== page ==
Republican Alan Walden says he will cut taxes, streamline agencies if elected Baltimore mayor

Under an umbrella on a drizzly Sunday afternoon with a cigar in his left hand, Alan Walden distributed gold-and-black fliers advertising his underdog mayoral campaign.

The Republican seeking to lead staunchly Democratic Baltimore greeted passersby at a Fells Point street festival, jawing about improving public transit and cutting property taxes as a 90s alt-rock anthem hummed in the background.

“I’m an unapologetic Baltimore booster,” Walden, 80, told Paul Arnest, and his wife, Tracy Miller, in his distinctive radio voice, honed over a half century in broadcast.

The Towson couple recognized Walden from his days on WBAL Radio. After about five minutes of talking, the group reached consensus: the city needs a “healthy two-party system.”

Translating such shared sentiment into votes from city residents on Nov. 8 is Walden’s challenge.

No Republican mayoral candidate in Baltimore has garnered even a third of general election votes over the past 30 years, but Walden said he can win. He faces Democratic state Sen. Catherine E. Pugh, Green Party nominee Joshua Harris and several write-in candidates, including former Mayor Sheila Dixon.

In radio, Walden worked as an anchor, news director and foreign correspondent, among other positions, but is perhaps best known for his “Walden Ponderings,” a broadcast essay feature on WBAL Radio that ran for 18 years.

A native of Brooklyn, New York, who moved to Baltimore in 1988, Walden said he is an “unvarnished patriot” who wants to confront today’s politically correct culture that he thinks has “reached the point of absurdity.” For instance, he prefers the term “illegal alien” to “undocumented worker.”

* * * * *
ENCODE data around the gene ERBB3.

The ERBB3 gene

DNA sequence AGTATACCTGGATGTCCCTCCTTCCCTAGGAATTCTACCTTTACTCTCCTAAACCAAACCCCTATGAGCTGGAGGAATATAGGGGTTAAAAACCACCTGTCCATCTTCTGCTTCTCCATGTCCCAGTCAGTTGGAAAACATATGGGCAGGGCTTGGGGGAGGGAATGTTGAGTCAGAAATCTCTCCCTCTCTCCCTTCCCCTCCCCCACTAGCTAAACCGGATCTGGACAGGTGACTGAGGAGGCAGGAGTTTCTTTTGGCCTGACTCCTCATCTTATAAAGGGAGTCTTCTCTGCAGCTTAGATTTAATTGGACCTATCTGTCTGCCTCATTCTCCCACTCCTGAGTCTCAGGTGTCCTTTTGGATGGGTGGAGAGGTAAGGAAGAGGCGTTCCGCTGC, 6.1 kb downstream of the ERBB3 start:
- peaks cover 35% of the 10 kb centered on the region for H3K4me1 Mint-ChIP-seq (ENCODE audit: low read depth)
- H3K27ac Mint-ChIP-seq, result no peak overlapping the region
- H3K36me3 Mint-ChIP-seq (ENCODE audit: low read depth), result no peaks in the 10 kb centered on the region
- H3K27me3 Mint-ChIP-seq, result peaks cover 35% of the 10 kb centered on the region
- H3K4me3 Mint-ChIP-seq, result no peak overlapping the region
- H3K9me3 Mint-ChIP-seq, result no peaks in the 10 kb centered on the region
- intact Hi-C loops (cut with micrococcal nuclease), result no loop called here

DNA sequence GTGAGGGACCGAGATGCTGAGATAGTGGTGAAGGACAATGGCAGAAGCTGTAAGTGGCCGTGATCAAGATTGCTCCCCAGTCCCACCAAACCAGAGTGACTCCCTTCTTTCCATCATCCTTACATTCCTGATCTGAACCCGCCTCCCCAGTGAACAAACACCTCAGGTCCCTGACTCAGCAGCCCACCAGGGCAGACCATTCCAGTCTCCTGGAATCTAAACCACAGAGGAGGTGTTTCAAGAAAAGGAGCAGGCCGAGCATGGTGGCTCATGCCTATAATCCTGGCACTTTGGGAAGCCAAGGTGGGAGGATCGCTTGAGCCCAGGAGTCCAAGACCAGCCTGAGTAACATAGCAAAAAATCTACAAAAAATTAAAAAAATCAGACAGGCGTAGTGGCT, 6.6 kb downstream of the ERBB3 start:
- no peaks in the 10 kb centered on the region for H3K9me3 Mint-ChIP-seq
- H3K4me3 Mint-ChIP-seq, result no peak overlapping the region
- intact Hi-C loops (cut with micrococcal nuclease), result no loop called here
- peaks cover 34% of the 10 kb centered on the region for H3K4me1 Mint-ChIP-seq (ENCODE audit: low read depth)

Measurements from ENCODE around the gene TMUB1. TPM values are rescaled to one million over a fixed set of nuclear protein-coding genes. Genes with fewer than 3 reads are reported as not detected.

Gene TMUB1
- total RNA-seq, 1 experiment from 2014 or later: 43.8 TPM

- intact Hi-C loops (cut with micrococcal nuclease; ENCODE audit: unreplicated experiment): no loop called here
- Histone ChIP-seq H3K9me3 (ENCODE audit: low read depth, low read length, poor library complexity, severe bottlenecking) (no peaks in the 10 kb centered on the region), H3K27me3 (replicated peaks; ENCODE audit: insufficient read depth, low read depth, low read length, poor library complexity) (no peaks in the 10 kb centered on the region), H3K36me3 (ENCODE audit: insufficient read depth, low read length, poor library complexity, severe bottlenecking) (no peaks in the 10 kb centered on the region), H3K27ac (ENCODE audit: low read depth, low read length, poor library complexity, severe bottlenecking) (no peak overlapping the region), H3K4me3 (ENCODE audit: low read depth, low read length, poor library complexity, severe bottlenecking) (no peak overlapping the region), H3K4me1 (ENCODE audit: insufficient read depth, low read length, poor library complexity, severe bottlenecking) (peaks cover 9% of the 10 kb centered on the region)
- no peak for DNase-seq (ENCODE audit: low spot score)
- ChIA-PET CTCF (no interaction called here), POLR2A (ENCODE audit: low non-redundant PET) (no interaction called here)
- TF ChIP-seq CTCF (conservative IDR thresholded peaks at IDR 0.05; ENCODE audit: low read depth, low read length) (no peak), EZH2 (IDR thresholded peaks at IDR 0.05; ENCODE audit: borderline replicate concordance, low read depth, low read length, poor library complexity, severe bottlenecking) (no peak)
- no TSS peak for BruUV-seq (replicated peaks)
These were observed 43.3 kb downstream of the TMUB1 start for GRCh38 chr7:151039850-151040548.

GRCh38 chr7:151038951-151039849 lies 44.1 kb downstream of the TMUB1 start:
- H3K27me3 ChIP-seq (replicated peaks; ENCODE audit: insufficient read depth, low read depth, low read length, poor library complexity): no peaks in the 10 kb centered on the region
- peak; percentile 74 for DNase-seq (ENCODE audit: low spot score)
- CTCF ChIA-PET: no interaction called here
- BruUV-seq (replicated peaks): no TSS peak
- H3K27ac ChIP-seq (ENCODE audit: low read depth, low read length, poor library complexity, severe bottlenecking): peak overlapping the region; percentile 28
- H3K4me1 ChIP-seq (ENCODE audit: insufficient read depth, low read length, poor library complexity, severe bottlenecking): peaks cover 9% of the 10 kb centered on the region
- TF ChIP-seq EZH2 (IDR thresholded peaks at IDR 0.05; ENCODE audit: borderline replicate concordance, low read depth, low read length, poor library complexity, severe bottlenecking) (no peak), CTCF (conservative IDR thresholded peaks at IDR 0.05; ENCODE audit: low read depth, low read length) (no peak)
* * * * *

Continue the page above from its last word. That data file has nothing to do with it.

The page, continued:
Walden, who served in the U.S. Army and the Army Reserve, said he is a “historian by avocation.” He is a longtime volunteer at Fort McHenry, where recordings of his voice are used to guide visitors at the military shrine.

The late William Donald Schaefer — whom he called a good friend — made him an honorary colonel of the Maryland Line.

Walden was diagnosed with cancer in late May and underwent an eight-hour surgery to remove his prostate and bladder in July. He said he is cancer-free and requires no further treatment.

“I probably got back into the campaign quicker than I should have,” he said from his condominium in the quiet North Baltimore development.

He has never run for, nor held, elected office.

As a Republican, Walden tried to disassociate himself with his party’s presidential nominee, Donald Trump. He often repeats variations of the same thought: “There are Republicans and there are Republicans. I don’t equate myself with any other Republican, state or national. I am a Constitutional conservative. I am not a right-wing nut job.”

Renee Tuma, of Brewers Hill, does not care what brand of Republican Walden is. She said she is a loyal Democrat who most wants the future mayor to address the proliferation of litter in the city.

She shook Walden’s hand at the recent Fells Post festival and took his flier, and she promised to consider voting for him.

Asked if she will, she said, “Probably not.”

Alan Walden

Age: 80

Job: Retired WBAL news anchor

Experience: Not previously elected to office

Education: Attended Brooklyn College in New York City

Home: Cross Keys

Family: Married 37 years to Jeannie; two adult children; one granddaughter

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